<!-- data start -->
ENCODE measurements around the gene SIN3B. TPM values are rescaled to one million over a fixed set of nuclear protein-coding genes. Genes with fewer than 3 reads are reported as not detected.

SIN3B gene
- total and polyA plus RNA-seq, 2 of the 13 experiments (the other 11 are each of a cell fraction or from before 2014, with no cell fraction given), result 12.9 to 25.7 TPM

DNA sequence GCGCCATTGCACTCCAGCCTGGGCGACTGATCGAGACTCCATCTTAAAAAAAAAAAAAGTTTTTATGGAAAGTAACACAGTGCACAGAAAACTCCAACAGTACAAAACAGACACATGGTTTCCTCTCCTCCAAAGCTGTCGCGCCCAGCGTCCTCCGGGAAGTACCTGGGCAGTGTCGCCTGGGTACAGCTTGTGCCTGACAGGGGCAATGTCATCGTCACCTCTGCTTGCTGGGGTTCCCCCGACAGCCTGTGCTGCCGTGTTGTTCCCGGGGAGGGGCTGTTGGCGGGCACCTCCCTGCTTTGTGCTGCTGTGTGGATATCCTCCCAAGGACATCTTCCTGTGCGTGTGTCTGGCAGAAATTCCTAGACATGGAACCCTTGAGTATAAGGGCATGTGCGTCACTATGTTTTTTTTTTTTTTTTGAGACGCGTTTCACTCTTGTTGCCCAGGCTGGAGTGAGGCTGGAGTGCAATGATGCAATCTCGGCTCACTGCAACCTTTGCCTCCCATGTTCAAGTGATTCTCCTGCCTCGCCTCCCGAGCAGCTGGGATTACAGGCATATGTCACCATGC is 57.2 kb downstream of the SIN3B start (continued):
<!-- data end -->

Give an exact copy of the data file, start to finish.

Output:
ENCODE measurements around the gene SIN3B. TPM values are rescaled to one million over a fixed set of nuclear protein-coding genes. Genes with fewer than 3 reads are reported as not detected.

SIN3B gene
- total and polyA plus RNA-seq, 2 of the 13 experiments (the other 11 are each of a cell fraction or from before 2014, with no cell fraction given), result 12.9 to 25.7 TPM

DNA sequence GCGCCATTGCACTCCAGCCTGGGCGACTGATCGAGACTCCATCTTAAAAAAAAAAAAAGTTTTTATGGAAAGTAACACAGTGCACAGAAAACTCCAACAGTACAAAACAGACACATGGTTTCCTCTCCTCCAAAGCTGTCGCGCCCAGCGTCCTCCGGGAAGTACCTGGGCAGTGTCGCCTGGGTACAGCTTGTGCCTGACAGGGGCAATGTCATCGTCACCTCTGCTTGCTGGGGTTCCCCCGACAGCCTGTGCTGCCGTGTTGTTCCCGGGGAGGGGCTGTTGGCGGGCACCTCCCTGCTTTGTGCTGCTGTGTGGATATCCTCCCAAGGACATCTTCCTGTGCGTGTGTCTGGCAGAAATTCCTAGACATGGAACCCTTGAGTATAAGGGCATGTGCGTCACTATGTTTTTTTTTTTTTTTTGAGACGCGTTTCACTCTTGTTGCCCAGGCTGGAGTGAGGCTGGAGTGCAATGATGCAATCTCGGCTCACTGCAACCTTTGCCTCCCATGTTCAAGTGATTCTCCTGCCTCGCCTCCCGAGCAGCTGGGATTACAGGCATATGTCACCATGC is 57.2 kb downstream of the SIN3B start (continued):